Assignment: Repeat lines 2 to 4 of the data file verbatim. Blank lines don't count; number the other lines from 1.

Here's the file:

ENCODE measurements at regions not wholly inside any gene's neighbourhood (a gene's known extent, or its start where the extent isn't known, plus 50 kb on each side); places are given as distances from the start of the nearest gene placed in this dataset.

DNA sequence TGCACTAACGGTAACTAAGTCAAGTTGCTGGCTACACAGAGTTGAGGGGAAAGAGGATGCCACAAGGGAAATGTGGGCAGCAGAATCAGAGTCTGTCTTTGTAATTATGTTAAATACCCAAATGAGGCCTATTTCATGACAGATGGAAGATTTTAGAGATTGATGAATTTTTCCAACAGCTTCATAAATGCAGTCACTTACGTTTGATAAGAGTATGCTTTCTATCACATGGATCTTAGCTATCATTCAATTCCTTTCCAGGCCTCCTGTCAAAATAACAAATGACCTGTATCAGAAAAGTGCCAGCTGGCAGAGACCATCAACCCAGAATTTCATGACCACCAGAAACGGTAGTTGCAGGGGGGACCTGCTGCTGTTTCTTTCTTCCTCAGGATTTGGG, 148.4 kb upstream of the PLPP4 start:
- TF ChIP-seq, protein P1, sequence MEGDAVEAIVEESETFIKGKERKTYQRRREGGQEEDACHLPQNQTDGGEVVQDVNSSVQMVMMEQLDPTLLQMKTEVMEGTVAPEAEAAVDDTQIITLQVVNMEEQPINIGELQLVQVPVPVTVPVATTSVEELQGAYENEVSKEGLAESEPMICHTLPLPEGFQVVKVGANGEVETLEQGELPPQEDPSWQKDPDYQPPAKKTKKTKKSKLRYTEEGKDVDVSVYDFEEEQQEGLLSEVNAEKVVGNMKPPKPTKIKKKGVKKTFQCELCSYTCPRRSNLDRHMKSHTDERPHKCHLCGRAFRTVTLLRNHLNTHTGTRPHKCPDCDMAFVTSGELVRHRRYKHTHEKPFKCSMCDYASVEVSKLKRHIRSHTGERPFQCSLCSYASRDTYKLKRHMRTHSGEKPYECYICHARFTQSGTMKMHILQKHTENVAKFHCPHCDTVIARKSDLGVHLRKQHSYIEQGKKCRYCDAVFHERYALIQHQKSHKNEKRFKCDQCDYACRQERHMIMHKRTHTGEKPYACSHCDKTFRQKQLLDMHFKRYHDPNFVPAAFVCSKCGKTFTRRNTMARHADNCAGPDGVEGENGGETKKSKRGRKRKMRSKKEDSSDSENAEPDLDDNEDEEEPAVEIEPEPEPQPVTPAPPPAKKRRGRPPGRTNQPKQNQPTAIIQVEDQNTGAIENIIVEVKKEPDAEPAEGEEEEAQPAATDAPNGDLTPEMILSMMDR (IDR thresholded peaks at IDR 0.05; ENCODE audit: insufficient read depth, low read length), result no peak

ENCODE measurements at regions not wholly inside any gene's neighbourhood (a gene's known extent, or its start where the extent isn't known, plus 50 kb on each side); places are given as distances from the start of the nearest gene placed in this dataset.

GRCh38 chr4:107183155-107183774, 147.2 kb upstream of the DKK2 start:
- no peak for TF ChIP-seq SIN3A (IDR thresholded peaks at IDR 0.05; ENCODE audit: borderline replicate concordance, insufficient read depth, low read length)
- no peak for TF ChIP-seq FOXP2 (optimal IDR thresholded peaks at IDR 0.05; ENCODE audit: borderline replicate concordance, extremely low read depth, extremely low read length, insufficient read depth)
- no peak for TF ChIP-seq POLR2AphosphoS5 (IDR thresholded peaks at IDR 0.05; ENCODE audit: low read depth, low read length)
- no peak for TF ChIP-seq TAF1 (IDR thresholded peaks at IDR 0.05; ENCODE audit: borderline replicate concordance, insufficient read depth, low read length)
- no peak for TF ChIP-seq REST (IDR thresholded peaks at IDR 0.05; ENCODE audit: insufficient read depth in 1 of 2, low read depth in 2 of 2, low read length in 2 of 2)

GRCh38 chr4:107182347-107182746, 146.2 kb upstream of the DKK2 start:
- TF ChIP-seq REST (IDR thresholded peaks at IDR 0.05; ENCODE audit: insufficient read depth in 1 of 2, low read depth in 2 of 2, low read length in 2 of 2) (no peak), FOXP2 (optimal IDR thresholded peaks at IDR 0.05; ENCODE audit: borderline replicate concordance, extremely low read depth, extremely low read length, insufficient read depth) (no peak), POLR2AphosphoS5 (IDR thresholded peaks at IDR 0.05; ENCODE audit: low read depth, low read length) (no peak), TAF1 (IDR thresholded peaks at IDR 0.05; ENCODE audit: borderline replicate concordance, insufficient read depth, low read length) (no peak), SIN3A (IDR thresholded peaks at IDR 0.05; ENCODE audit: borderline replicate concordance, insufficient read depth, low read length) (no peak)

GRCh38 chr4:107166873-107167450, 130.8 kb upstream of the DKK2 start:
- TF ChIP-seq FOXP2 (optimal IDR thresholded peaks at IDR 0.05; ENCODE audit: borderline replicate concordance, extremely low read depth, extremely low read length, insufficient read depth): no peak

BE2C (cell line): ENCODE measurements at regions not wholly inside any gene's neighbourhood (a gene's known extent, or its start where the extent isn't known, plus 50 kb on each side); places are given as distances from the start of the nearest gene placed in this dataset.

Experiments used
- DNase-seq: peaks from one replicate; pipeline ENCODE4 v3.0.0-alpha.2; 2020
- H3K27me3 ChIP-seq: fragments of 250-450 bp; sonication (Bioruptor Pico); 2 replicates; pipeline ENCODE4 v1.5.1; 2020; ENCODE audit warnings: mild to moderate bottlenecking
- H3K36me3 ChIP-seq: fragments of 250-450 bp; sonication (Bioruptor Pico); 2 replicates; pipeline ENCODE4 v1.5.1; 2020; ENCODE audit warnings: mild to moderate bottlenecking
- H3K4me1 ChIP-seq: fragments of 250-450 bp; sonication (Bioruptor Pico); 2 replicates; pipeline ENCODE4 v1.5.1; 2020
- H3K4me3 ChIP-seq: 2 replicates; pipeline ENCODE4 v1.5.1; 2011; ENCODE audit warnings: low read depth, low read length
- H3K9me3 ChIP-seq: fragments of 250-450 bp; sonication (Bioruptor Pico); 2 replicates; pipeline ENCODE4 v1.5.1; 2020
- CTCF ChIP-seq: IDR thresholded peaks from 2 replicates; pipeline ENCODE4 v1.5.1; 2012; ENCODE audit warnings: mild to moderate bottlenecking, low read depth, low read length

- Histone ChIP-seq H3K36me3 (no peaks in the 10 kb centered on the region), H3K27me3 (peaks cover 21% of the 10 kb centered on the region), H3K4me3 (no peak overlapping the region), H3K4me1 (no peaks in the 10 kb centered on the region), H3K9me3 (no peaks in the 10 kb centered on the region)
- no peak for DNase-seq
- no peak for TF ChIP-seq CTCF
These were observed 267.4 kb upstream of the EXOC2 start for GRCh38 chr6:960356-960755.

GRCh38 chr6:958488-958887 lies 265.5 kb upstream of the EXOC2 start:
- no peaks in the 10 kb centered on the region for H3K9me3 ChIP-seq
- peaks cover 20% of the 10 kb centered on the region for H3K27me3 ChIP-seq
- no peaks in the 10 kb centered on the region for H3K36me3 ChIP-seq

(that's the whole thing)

DNA sequence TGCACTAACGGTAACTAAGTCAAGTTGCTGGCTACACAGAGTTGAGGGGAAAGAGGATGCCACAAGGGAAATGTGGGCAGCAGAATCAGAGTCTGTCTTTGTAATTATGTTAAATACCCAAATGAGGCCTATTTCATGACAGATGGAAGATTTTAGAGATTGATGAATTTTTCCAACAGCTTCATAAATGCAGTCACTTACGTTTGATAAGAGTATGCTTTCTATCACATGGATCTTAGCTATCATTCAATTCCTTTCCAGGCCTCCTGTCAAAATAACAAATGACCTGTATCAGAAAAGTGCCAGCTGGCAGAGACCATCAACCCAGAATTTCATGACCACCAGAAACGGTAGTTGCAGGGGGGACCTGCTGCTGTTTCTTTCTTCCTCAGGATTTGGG, 148.4 kb upstream of the PLPP4 start:
- TF ChIP-seq, protein P1, sequence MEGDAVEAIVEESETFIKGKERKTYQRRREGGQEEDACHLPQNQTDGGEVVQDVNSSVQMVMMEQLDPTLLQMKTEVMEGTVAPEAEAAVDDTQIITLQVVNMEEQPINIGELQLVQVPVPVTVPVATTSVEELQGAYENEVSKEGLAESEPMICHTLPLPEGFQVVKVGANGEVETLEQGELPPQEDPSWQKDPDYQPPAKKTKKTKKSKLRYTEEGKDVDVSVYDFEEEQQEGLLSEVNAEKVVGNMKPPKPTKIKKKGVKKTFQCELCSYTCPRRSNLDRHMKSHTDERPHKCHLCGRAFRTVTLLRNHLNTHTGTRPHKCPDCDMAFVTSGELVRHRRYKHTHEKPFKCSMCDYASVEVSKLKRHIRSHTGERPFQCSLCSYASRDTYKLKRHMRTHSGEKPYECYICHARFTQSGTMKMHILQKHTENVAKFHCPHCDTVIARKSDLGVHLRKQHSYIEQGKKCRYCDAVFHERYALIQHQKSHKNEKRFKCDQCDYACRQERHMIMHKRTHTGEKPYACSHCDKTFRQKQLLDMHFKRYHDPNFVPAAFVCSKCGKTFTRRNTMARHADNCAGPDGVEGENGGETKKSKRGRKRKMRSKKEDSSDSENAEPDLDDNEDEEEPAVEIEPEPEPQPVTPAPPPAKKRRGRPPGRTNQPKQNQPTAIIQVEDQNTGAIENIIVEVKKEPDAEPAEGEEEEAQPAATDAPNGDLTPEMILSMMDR (IDR thresholded peaks at IDR 0.05; ENCODE audit: insufficient read depth, low read length), result no peak

ENCODE measurements at regions not wholly inside any gene's neighbourhood (a gene's known extent, or its start where the extent isn't known, plus 50 kb on each side); places are given as distances from the start of the nearest gene placed in this dataset.